(Reauters)-Copper demand from China’s solar power sector is seen slowing next year after stellar growth in 2022, said consultancy CRU, possibly weighing further on copper prices hit this year by a downbeat global outlook.
China’s solar and electric vehicle (EV) sectors have fuelled copper demand this year, keeping spot premiums in China strong and limiting a bigger sell-off in copper prices. Benchmark London prices CMCU3 have fallen 28% since a record high in March, also due to COVID-19 curbs in the world’s top copper consumer.
While it remains unclear whether the Chinese subsidies of recent years for the solar power industry will continue in 2023, European demand for the country’s solar products has already started to cool.
Copper demand from the Chinese solar sector is expected to dip 2% year-on-year in 2023 after likely soaring 53% in 2022 to 300,000 tonnes, according to data from CRU. The EV sector’s copper demand is seen up 18% in 2023, slowing from an expected 37% surge this year to 473 000 t.
Strong demand from solar was backed this year by the building of solar installations, on course to hit a record high, as China brought forward projects planned for future years to 2022 to boost economic growth.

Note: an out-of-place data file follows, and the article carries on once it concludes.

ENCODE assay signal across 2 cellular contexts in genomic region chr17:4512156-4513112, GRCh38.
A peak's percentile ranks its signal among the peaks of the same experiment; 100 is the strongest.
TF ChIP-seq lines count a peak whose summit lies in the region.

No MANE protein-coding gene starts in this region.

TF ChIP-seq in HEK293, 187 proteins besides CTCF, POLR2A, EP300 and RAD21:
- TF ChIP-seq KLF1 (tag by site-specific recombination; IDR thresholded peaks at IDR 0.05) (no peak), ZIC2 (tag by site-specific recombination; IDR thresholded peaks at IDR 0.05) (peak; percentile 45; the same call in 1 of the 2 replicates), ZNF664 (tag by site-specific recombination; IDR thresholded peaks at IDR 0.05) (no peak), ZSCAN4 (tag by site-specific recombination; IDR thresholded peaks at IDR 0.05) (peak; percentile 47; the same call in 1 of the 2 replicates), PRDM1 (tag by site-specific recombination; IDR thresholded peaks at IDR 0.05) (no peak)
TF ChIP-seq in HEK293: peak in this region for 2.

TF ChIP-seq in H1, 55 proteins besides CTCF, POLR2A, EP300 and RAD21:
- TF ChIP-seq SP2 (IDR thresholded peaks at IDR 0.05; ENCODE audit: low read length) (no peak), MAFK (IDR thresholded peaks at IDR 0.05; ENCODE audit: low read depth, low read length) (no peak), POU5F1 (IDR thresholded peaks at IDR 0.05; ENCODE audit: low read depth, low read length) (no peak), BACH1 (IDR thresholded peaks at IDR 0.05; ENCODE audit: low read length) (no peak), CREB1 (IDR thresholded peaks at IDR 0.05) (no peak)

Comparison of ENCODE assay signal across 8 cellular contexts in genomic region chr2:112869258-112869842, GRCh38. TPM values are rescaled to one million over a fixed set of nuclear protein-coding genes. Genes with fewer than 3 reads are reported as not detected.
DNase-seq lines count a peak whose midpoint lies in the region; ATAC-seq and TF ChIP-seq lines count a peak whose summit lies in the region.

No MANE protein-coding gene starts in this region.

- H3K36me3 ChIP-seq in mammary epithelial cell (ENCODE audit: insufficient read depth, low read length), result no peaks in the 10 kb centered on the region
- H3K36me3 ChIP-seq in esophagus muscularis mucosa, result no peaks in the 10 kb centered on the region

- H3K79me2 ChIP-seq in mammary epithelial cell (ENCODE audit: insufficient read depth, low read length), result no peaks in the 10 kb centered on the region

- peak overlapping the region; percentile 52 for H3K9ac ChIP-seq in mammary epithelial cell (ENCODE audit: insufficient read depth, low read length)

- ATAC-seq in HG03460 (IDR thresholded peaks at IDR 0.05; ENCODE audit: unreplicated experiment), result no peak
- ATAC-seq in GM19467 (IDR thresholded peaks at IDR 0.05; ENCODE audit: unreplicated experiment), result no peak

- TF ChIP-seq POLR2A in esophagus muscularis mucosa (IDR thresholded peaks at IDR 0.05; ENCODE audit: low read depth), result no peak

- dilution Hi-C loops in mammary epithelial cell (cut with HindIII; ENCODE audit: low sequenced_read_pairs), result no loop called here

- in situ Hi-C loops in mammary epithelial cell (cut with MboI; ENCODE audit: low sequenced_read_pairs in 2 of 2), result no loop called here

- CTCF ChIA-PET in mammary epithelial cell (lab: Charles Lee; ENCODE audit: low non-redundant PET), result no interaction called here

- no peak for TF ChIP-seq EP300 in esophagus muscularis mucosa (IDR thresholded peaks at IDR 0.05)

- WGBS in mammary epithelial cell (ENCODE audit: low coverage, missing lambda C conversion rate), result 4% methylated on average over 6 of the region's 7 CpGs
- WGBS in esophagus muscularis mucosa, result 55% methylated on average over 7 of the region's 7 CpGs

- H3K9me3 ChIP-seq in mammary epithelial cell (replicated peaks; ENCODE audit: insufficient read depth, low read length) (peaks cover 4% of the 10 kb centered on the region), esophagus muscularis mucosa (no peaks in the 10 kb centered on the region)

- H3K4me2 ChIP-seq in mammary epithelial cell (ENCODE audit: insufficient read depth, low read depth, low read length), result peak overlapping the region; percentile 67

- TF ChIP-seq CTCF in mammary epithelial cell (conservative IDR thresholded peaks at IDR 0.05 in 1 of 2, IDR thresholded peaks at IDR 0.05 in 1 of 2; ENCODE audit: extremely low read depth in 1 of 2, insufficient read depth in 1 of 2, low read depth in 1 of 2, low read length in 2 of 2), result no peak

While China stopped granting state-level subsidies for new solar power stations in 2021, some local governments have still used their budgets to support solar power installation. It remains unclear whether this will continue in 2023.
“There (are) no detailed further stimulus policies introduced yet (for 2023),” said CRU analyst He Tianyu.
“We are currently relatively neutral for solar power growth in 2023, but we do not rule out that there will be room for further development in the future.”
While China has said it will extend its exemption of new energy vehicles from purchase taxes to the end of 2023, government subsidies for electric vehicles are set to expire at the end of this year.
EXPORTS TO EUROPE
In addition, Chinese solar module exports to Europe have been cooling due to a shortage of labour and inverters in Europe, volatile currency markets and high inflation environment, said InfoLink Consulting’s analyst Amy Fang.
An energy shortage in Europe, triggered by the Russia-Ukraine war, boosted the region’s demand for renewable power plant parts this year.
European imports volumes of Chinese solar cells and modules nearly doubled on an annual basis in the first seven months of 2022, according to data from the United Nations Comtrade Database.
“We predict the (modules) exports volume may still decrease from October to November. In December, European installation progress may slow down, due to the arrival of the Christmas holiday and winter frozen soil,” Fang added.
Meanwhile, China’s wind power sector is seen consuming 145,000 tonnes of copper in 2022, 30% less than a year earlier, as a subsidy from the Chinese central government for offshore wind projects – which consume more copper than onshore mills – ended in 2021, CRU’s He said.
He expects average annual copper demand growth from the sector to be almost flat from 2023 until 2027.
But copper consumption from the energy transition sector – which includes EV, solar and wind — is seen rising around 9% in 2023 to 997,000 tonnes, calculations based on CRU data showed. Strong demand growth from EV is expected to offset slowing appetite from solar and wind next year.